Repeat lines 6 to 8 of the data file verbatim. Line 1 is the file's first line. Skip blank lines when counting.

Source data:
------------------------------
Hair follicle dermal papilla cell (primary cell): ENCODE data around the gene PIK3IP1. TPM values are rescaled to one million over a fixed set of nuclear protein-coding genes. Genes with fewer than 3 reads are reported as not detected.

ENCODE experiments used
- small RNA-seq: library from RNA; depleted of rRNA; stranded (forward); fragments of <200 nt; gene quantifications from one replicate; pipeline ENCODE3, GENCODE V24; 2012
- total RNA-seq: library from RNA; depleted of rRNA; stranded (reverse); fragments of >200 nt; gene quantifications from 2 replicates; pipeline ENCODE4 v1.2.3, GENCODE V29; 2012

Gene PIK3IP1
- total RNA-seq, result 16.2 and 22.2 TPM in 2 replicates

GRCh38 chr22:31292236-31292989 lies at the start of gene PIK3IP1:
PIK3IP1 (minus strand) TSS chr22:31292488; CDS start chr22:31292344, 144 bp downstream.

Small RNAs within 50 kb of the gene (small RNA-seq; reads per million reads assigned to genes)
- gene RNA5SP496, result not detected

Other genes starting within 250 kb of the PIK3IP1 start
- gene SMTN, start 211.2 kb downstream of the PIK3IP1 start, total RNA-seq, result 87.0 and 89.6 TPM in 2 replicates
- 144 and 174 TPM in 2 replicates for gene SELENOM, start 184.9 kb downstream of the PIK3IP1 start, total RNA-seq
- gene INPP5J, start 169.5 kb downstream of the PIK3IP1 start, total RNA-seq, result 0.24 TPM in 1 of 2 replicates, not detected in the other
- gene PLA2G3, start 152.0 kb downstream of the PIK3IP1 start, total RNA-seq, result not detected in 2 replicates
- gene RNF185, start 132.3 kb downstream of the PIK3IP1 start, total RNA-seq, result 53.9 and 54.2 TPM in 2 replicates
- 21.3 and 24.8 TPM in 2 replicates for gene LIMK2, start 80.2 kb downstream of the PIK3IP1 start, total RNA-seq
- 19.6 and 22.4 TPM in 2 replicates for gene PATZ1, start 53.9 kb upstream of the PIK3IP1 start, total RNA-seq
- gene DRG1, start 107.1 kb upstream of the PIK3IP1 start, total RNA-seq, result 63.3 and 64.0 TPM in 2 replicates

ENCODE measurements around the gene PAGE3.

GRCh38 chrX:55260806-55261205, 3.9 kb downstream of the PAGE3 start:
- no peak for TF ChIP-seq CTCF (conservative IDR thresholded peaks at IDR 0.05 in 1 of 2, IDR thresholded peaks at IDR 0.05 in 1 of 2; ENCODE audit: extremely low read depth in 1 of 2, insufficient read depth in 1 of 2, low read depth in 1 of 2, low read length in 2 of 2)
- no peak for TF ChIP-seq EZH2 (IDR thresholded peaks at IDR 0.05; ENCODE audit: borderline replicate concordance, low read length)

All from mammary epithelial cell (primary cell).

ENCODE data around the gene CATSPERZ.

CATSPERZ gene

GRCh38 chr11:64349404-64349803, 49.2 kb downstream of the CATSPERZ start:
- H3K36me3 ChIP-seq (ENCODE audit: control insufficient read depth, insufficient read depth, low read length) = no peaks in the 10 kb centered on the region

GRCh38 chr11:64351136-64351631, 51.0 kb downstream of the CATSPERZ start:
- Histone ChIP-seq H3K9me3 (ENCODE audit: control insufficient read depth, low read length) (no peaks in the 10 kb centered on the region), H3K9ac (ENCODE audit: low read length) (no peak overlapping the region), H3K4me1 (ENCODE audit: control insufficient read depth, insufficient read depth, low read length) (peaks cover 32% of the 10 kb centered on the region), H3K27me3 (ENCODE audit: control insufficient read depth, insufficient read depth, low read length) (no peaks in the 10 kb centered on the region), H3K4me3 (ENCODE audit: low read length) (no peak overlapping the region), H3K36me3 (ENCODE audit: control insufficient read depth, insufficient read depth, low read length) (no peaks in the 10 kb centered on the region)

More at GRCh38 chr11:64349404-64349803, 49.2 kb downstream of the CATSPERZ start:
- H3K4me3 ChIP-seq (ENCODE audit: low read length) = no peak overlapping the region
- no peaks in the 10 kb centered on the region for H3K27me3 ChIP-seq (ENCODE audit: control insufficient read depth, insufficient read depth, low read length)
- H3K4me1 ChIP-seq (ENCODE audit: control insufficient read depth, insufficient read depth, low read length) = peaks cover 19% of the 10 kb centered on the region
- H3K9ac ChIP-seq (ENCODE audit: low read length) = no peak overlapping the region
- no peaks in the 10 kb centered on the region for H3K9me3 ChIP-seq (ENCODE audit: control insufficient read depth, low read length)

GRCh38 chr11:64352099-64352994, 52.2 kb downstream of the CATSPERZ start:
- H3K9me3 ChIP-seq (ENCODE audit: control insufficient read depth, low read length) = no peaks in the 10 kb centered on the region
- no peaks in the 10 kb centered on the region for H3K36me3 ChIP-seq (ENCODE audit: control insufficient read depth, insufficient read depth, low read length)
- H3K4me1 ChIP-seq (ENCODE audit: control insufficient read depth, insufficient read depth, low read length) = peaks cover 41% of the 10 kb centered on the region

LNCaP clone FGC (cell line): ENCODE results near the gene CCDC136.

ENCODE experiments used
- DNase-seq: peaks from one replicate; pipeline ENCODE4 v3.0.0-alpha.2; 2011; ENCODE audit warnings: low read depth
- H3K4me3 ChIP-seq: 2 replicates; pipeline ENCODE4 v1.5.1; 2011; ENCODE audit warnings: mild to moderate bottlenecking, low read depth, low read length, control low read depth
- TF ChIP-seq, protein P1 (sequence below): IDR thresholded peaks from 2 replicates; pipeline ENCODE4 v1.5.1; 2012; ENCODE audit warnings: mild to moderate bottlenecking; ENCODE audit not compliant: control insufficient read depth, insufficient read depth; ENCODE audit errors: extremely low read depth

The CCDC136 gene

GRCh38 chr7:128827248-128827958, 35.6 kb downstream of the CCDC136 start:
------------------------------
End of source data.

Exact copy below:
- total RNA-seq, result 16.2 and 22.2 TPM in 2 replicates

GRCh38 chr22:31292236-31292989 lies at the start of gene PIK3IP1:
PIK3IP1 (minus strand) TSS chr22:31292488; CDS start chr22:31292344, 144 bp downstream.